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Weird and Wonderful Old Occupations: Part Two


We’re glad so many of you are enjoying these family history blog posts. Thanks very much for your kind feedback, comments and likes on various social media platforms. Our fascination with family history will never quell, and this week we’re pleased to offer you the second installment of Weird and Wonderful Old Occupations.


While they may be extinct or vastly changed in present day, there is no doubt: occupations from yesteryear are a way to help us learn about the past as well as appreciate all our modern-day comforts. Here's Part Two of our illustrious group of honest workers, vagabonds and ne’er-do-wells, in no particular order:


Smatter Hauler

Today’s interpretation: Someone who carts around other people’s baggage.

What it really was: a thief who stole silk handkerchiefs and resold them for a profit.


Slob Brickmaker

Today’s interpretation: Tradesperson who needs to do laundry and tidy up at home.

What it really was: Craftsperson who used raw mud to fashion into bricks.


Fermor

Today’s interpretation: Incorrect spelling of a term used to denote performing an activity with enthusiasm (doing something ‘with fervor’).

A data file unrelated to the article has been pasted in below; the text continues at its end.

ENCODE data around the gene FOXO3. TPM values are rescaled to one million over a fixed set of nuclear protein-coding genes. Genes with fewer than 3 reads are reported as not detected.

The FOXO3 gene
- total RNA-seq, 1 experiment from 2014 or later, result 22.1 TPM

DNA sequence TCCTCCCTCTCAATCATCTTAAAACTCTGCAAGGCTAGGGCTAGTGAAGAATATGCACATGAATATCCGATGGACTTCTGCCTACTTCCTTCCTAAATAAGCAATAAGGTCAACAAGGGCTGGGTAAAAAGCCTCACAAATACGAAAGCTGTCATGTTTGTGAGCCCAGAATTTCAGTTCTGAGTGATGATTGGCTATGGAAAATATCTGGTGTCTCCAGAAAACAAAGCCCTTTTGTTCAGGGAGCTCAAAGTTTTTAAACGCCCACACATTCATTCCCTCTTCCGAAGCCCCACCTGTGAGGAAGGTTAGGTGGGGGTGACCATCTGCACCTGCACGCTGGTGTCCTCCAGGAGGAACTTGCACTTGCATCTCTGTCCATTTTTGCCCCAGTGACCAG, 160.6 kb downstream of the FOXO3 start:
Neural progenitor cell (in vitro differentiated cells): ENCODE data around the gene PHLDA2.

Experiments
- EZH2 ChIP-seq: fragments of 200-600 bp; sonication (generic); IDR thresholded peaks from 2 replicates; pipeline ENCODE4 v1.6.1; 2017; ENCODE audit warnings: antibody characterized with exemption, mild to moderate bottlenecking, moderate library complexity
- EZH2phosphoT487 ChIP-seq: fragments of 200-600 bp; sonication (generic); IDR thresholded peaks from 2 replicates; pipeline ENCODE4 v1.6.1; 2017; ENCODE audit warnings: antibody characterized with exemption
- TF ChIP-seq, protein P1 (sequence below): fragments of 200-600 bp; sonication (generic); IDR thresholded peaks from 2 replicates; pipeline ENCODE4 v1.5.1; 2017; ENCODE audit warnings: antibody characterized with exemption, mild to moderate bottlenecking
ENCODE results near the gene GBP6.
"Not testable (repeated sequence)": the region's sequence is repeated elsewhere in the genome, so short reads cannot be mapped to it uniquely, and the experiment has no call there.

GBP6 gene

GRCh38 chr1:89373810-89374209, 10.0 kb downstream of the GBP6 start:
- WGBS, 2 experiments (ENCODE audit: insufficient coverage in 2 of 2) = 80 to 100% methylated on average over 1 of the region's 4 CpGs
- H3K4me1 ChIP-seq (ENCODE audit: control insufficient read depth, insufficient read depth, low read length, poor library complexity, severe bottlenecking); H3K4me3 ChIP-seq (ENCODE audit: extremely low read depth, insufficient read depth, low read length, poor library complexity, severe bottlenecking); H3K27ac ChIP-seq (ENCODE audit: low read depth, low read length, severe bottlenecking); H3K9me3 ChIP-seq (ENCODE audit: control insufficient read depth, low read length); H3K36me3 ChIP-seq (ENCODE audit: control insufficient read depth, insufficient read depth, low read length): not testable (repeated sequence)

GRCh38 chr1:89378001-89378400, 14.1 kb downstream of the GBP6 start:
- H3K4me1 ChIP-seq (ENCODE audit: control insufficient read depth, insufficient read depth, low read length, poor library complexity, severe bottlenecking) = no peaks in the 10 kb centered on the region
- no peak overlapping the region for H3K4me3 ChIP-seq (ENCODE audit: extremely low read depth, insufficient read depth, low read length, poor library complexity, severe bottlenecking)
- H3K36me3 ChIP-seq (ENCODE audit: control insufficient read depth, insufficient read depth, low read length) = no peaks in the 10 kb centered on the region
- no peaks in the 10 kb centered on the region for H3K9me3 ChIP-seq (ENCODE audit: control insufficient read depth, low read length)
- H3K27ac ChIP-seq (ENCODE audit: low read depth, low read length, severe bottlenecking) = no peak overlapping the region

What it really was: Not-so-lucky person who held a job unblocking sewers of fat clogs and other unmentionable debris.


Broken Reed

Today’s interpretation: The reason why a wind instrument cannot be played.

What it really was: Someone who didn’t perform as promised and was typically late.


Blancher

Today’s interpretation: Someone using hot water to remove the skin of almonds.

What it really was: Animal expert, specifically known to herd deer in forests.


Area Sneak

Today’s interpretation: Dubious character who only moves in the shadows.

What it really was: Robber who flitted around housing developments seeking open back doors for prime pickings from the cooking area.


Lace Drawer

Today’s interpretation: Place to keep delicate garments.

What it really was: Low level job performed by children involving removing stray threads from handsewn lace before it was delivered to the customer.


Map Dissector

Today’s interpretation: Someone who really enjoys learning about all the tiny villages in a specific, obscure area.

What it really was: Craftsperson who sectioned oversized maps into smaller pieces for lamination and folding for easy transport.


And we’ll end on a somewhat waterlogged note with this delightful old occupation:


Watershark

Today’s interpretation: Creature with large teeth that makes swimming excursions unwise.

What it really was: Term used by smugglers to warn others that the customs and excise officers were patrolling the shores.


The next time you lament what is on your desk or screen, consider how different life would be if you were employed as a Lace Drawer or Fermor. Chances are your to do list will look a lot more appealing!


Sources:

Christensen, Dr. P., “What Did They Do: Ancestral Terminology”, Heritage Productions, Ontario, 2007.

http://www.worldthroughthelens.com/family-history/old-occupations.php

https://www.familyresearcher.co.uk/glossary/Dictionary-of-Old-Occupations-jobs-beginning-P3.html#Peeler

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